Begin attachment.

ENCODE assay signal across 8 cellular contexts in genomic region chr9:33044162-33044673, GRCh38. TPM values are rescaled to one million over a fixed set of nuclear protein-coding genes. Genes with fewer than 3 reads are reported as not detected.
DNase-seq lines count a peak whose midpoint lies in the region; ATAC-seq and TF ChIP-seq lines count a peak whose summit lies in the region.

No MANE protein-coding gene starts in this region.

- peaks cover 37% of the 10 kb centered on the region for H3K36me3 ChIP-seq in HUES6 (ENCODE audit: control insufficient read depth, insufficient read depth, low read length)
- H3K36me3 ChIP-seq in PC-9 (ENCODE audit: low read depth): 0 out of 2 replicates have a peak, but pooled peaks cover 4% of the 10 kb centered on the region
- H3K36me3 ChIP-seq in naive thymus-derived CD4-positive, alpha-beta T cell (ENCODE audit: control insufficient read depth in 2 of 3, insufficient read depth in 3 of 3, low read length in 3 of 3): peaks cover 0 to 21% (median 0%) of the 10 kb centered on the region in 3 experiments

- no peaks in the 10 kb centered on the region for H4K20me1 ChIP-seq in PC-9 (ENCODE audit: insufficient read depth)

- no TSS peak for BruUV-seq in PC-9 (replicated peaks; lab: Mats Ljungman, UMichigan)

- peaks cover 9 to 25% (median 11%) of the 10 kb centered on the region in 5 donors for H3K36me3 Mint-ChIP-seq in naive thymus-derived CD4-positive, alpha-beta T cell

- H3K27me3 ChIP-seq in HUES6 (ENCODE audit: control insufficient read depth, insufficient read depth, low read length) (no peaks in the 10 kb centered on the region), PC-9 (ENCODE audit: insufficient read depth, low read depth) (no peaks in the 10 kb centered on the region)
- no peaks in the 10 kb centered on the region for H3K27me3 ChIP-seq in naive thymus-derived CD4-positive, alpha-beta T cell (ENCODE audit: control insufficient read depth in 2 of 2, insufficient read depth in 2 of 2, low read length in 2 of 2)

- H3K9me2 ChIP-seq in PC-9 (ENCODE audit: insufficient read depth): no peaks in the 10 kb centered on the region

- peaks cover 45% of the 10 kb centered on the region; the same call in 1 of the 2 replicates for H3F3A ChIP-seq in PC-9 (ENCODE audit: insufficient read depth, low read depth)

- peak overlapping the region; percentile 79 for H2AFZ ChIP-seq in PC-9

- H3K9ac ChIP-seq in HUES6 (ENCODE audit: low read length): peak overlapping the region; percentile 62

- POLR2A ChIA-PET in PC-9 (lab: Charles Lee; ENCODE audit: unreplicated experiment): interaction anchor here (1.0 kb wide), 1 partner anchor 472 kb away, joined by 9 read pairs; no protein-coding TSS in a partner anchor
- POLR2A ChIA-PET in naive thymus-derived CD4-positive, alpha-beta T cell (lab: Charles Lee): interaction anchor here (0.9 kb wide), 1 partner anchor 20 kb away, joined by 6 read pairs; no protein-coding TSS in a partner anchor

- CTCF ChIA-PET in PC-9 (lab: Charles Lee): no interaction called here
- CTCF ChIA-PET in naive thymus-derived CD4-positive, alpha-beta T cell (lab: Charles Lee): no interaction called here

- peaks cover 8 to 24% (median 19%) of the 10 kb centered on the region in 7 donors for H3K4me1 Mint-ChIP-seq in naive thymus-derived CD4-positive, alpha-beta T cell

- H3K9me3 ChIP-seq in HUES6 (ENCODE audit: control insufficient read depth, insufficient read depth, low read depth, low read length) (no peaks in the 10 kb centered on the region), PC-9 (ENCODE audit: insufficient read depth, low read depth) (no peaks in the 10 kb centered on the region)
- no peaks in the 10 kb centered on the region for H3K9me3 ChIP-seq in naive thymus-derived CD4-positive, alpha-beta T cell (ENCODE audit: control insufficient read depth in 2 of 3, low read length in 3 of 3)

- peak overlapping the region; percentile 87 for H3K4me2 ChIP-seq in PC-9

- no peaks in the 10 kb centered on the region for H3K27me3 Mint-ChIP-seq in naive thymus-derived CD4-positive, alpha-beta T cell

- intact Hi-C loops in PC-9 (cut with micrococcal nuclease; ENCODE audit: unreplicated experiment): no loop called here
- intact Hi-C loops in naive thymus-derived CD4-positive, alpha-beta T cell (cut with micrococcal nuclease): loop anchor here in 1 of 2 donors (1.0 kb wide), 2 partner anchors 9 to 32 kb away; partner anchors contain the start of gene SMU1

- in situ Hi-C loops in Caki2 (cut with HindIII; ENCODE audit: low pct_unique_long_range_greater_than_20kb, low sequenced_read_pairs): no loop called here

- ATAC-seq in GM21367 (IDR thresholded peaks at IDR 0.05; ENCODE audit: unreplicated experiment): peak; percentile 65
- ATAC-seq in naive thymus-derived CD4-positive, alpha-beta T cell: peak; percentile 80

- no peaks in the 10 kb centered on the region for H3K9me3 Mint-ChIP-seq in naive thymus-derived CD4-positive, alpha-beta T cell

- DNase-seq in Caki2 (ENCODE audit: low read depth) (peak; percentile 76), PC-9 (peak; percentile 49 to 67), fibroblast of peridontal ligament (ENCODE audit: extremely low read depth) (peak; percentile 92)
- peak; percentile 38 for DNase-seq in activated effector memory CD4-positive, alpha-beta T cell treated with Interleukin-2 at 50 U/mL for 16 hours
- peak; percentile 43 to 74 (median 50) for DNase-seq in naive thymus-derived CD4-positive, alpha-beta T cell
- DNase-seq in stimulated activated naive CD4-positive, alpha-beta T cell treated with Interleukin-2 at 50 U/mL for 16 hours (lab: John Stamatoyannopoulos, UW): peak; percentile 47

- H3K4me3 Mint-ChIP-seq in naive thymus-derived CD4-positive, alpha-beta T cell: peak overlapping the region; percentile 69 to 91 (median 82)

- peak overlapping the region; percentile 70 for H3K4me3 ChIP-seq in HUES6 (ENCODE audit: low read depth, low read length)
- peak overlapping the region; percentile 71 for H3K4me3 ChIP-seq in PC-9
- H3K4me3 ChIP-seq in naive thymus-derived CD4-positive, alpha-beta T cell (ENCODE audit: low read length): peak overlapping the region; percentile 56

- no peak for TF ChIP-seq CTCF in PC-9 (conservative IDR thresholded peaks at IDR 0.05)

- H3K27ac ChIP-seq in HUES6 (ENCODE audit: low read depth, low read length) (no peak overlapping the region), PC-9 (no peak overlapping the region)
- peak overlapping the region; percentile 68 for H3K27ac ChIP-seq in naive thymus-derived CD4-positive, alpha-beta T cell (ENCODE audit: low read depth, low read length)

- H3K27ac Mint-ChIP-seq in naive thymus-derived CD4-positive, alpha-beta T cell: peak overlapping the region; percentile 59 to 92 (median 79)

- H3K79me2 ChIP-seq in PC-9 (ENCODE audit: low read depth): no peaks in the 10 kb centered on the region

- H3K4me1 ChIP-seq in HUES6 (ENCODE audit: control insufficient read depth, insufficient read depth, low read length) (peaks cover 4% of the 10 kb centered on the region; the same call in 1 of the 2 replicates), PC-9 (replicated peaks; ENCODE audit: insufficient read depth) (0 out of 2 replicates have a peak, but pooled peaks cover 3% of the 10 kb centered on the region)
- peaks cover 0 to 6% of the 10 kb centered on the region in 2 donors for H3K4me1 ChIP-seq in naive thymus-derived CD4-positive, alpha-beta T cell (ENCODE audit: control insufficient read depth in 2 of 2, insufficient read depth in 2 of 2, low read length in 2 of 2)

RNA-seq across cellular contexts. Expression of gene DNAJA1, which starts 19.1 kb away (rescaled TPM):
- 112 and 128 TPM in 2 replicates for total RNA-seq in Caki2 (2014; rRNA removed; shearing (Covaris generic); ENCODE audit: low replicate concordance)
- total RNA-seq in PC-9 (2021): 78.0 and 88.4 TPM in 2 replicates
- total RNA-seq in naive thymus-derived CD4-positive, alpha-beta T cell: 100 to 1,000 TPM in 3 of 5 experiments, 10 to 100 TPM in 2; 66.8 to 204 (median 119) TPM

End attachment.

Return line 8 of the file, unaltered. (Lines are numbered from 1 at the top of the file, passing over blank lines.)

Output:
- no TSS peak for BruUV-seq in PC-9 (replicated peaks; lab: Mats Ljungman, UMichigan)